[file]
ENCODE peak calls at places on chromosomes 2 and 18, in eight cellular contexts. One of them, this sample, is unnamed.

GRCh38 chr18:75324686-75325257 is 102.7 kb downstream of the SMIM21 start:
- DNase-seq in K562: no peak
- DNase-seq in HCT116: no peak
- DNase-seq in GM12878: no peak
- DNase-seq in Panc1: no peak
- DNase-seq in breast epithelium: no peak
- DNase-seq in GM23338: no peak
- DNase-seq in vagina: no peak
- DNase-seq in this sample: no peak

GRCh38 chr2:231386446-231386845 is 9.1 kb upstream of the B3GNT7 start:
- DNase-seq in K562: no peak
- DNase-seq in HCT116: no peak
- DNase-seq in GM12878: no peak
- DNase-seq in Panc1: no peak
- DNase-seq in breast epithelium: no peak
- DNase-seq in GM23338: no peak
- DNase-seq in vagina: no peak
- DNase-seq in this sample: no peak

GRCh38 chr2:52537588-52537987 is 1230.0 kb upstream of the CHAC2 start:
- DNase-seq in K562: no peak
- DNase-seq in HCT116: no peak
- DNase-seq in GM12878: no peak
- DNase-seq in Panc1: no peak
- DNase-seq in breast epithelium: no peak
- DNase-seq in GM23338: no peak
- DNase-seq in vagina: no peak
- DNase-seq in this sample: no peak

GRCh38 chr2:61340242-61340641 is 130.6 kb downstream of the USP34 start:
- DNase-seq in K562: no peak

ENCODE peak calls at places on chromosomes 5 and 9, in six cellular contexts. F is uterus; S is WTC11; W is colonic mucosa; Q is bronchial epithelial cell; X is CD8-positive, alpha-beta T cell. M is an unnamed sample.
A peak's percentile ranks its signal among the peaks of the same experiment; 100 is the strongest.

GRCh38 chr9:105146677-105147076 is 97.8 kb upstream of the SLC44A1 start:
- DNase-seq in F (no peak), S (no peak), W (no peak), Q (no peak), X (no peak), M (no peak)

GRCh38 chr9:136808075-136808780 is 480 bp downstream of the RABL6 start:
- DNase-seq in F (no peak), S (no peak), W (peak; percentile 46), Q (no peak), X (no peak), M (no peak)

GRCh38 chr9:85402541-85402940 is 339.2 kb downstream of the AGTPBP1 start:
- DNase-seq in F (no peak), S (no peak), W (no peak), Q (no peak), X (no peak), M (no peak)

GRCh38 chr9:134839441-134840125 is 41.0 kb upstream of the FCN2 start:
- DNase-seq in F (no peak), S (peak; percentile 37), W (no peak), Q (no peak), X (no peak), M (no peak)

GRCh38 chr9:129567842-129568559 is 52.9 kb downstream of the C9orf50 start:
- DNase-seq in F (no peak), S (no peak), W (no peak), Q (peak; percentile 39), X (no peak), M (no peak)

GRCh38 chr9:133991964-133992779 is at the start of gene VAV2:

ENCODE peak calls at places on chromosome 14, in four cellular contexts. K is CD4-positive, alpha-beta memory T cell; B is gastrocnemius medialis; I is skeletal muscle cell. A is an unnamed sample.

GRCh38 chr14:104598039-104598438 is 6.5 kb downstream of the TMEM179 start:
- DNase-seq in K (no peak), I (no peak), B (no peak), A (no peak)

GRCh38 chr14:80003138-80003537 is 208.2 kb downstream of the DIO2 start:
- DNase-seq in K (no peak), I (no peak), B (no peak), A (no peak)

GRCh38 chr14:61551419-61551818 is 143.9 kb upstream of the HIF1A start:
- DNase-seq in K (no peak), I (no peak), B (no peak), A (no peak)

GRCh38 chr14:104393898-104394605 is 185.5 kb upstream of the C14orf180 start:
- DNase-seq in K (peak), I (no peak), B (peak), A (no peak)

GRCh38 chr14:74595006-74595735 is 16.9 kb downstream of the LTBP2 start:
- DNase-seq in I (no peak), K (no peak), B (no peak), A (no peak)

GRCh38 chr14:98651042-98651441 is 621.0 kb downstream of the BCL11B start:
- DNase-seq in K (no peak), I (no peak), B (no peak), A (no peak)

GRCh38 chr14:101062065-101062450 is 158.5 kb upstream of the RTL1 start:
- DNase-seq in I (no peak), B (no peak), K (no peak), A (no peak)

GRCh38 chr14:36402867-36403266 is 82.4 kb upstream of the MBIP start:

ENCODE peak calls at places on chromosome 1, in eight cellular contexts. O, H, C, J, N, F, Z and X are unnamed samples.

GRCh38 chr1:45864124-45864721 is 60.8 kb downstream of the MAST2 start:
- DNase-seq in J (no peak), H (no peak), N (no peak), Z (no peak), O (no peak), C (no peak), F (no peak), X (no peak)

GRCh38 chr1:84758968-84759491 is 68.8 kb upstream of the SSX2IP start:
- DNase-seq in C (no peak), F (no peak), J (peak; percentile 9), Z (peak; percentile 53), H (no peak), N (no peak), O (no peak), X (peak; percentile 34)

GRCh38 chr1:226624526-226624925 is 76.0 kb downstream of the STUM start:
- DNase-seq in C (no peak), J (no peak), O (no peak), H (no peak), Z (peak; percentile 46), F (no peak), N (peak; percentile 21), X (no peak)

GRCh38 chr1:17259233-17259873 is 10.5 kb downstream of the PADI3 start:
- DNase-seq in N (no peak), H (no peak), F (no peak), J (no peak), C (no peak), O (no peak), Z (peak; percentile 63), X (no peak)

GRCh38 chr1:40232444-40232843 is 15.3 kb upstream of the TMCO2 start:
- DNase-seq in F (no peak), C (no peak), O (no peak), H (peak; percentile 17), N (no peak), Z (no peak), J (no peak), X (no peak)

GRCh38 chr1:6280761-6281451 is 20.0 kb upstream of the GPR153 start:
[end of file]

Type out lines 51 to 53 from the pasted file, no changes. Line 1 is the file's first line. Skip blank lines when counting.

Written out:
GRCh38 chr14:104393898-104394605 is 185.5 kb upstream of the C14orf180 start:
- DNase-seq in K (peak), I (no peak), B (peak), A (no peak)

GRCh38 chr14:74595006-74595735 is 16.9 kb downstream of the LTBP2 start: